Any prose benefits from sharpening the tools most often associated with playwriting: monologue, dialogue, and silence. Whether it is in the compelling presence of the monologue in the radio work of NPR’s Ira Glass and David Sedaris, the sharp stylized dialogue in the plays of Harold Pinter and August Wilson, the aching humor found in the scripts of Amazon’s Transparent, or the wry poignant humor in the stories of Lorrie Moore, modern prose leans heavily on theatrical instances of people speaking to each other and to themselves. In this workshop, we’ll look at some of these examples as a bridge to generating our own writing. Using gossip, dreams, and photographs, listening to voices, reading aloud, writing in class, and working collaboratively, we’ll undertake experiments to create different modes of dialogue and monologue. We’ll make writing that steps off the page and into the mouths of real and imagined people. At the end of the week, we’ll perform/read our new work. This workshop welcomes makers from playwriting, short story, film, and performance.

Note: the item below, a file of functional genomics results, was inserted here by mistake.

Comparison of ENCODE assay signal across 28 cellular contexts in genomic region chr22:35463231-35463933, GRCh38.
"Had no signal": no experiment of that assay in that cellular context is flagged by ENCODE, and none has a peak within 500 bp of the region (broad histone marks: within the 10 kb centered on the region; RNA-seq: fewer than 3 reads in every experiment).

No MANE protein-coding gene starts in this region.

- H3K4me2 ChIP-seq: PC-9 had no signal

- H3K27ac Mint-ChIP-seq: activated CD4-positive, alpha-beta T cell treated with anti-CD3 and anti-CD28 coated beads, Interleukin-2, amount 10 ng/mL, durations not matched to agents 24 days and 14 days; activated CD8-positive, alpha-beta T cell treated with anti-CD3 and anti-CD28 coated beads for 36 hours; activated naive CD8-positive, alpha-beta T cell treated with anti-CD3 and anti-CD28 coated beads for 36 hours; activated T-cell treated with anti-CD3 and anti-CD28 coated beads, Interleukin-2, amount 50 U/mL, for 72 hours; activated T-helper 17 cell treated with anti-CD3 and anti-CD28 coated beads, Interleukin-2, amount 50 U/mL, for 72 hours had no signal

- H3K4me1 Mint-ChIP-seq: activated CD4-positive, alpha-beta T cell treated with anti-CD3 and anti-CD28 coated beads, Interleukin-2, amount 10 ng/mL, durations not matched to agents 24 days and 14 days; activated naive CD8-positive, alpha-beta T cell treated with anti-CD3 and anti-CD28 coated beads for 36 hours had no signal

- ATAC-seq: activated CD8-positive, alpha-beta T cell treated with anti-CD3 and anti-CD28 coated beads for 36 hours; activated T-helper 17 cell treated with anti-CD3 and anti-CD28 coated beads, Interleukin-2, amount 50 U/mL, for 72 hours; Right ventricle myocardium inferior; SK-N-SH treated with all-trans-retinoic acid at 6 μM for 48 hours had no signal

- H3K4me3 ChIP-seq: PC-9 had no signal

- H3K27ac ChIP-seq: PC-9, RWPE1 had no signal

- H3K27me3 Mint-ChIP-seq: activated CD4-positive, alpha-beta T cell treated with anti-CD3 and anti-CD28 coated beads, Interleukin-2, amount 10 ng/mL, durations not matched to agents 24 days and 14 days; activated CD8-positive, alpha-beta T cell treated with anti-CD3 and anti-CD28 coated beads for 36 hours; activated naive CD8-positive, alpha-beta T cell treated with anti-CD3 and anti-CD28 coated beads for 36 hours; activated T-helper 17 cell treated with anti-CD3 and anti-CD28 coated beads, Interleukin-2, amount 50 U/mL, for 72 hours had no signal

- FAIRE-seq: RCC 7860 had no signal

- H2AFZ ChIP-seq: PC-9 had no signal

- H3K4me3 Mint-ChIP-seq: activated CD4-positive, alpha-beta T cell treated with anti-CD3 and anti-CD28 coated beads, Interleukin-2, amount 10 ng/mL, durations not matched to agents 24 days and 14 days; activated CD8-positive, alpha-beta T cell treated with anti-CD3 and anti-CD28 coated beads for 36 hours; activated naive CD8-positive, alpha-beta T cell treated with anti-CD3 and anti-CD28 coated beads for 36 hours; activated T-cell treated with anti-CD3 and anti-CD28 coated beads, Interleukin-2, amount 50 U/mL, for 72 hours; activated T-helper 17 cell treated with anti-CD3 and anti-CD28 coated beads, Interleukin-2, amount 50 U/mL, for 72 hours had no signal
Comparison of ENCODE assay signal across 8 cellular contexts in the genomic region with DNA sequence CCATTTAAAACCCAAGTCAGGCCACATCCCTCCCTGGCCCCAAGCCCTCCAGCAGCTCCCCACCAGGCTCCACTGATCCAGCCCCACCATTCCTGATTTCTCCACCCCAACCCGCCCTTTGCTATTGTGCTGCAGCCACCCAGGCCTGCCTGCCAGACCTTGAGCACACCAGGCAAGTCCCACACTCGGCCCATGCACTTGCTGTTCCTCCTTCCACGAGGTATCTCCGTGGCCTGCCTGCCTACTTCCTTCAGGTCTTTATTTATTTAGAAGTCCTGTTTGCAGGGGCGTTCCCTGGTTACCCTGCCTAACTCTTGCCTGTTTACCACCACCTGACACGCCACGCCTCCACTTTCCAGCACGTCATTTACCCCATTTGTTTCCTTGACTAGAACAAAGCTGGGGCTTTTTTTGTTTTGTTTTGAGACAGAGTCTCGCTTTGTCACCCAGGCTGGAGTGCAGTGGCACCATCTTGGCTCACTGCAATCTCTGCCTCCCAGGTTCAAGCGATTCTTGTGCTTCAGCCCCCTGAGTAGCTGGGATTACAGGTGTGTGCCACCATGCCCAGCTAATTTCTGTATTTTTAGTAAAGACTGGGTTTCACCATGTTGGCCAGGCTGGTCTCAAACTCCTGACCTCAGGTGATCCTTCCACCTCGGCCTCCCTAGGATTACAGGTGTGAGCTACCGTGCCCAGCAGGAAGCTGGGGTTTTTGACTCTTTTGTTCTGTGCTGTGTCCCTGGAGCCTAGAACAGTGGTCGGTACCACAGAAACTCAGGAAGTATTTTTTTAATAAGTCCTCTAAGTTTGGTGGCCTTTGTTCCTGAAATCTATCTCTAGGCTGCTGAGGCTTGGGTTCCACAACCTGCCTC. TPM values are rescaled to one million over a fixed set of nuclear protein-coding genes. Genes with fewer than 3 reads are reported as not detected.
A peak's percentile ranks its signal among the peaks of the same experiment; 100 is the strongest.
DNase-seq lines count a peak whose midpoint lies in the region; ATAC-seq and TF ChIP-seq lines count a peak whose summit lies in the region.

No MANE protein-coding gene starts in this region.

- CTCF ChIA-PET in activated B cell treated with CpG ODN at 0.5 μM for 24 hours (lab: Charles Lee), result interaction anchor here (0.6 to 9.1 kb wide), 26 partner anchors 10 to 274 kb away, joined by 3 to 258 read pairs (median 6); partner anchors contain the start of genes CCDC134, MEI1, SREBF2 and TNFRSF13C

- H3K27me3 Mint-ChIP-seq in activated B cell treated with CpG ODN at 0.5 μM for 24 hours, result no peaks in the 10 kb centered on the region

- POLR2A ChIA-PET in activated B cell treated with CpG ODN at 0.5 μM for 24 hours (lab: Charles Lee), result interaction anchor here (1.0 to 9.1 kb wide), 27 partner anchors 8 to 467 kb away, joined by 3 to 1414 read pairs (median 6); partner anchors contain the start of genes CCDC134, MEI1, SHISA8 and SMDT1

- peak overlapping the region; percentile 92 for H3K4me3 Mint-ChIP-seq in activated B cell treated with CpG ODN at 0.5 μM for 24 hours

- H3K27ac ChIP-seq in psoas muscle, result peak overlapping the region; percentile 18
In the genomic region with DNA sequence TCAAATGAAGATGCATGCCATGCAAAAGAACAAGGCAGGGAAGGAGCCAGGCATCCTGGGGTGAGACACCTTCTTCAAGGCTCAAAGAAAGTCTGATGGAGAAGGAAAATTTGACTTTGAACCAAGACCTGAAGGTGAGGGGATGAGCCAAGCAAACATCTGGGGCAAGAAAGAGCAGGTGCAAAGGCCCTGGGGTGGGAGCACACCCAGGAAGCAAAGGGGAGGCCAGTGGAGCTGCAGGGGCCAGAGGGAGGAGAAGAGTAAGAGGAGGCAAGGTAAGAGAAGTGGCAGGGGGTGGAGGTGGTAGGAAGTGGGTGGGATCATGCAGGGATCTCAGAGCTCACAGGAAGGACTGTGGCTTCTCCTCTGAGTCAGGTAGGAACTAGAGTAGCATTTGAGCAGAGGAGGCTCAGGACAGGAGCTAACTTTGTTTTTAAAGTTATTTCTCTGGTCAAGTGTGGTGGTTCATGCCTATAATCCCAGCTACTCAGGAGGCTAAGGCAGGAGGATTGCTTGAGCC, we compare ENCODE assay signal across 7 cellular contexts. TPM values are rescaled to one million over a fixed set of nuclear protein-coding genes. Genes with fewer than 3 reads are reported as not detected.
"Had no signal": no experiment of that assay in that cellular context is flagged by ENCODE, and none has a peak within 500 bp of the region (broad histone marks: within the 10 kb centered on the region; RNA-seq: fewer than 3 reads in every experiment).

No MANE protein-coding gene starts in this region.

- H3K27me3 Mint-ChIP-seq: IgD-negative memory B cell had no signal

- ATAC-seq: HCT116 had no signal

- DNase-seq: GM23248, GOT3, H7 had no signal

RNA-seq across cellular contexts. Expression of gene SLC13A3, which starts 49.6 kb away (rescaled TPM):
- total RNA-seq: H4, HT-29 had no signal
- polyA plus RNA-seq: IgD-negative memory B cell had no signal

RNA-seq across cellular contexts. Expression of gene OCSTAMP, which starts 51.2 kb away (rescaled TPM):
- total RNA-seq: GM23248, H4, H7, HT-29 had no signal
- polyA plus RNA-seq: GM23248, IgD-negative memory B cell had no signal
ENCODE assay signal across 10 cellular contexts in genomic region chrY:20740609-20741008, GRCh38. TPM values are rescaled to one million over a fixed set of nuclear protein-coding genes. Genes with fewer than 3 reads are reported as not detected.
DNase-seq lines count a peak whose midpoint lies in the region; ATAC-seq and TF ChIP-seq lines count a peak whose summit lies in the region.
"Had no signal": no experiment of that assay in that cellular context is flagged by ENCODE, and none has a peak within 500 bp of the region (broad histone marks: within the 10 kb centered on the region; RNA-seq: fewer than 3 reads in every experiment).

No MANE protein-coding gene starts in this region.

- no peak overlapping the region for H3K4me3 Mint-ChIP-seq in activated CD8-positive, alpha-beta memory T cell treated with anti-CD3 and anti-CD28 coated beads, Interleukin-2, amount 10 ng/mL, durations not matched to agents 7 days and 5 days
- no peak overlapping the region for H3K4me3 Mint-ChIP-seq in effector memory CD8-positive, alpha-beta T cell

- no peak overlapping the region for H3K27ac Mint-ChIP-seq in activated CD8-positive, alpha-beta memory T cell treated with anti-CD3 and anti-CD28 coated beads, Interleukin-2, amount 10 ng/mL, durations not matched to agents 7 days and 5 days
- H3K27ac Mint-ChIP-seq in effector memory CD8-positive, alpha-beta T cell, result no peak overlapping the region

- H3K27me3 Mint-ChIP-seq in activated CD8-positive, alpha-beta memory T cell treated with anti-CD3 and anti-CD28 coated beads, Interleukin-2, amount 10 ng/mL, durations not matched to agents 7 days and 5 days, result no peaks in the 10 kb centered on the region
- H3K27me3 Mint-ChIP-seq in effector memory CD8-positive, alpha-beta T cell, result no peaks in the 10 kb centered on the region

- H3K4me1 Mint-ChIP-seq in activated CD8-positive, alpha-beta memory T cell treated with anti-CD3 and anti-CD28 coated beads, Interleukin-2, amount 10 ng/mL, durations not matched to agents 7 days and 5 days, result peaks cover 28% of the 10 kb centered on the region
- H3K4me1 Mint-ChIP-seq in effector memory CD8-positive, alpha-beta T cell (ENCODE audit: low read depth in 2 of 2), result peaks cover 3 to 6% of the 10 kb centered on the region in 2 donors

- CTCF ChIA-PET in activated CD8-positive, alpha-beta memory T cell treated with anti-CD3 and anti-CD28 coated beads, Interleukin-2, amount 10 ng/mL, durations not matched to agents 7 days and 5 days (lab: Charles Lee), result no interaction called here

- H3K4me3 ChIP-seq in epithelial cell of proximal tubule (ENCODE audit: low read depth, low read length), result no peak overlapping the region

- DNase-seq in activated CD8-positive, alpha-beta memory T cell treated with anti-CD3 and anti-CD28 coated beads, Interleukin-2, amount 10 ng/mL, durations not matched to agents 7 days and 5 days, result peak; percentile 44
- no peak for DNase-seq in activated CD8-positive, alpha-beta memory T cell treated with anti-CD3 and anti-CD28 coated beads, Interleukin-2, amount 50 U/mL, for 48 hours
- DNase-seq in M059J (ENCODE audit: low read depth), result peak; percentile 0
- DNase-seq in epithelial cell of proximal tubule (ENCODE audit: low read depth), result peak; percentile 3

Beau O’Reilly is co-curator of the Rhinoceros Theater Festival, a frequent contributor to This American Life, and a professor of playwriting at the School of the Art Institute of Chicago. He is a founding member of the Curious Theater Branch (now in its 28th year), the Crooked Mouth band, and the humbly legendary Maestro Subgum and the Whole. The author of over 90 original plays, O’Reilly is also a working actor. In 2016, he appeared in the title role in Matt Rieger’s Playing God, directed Ionesco’s Rhinoceros for the Curious Theater Branch, and his new play One Boppa: Two Acts was produced this fall. He released a third album with The Crooked Mouth, LoveLoveLoveLoveSTOPLoveLoveLove, on Uvulittle Records, published a short story in the compilation “We Speak Chicagoese,” and his new play Last Week will premiere in January 2017. O’Reilly has produced, curated, and directed work at the Museum of Contemporary Art, The Poetry Foundation, Steppenwolf Studio, and Links Hall, and has been named one of Chicago theater’s “most influential” a half dozen times.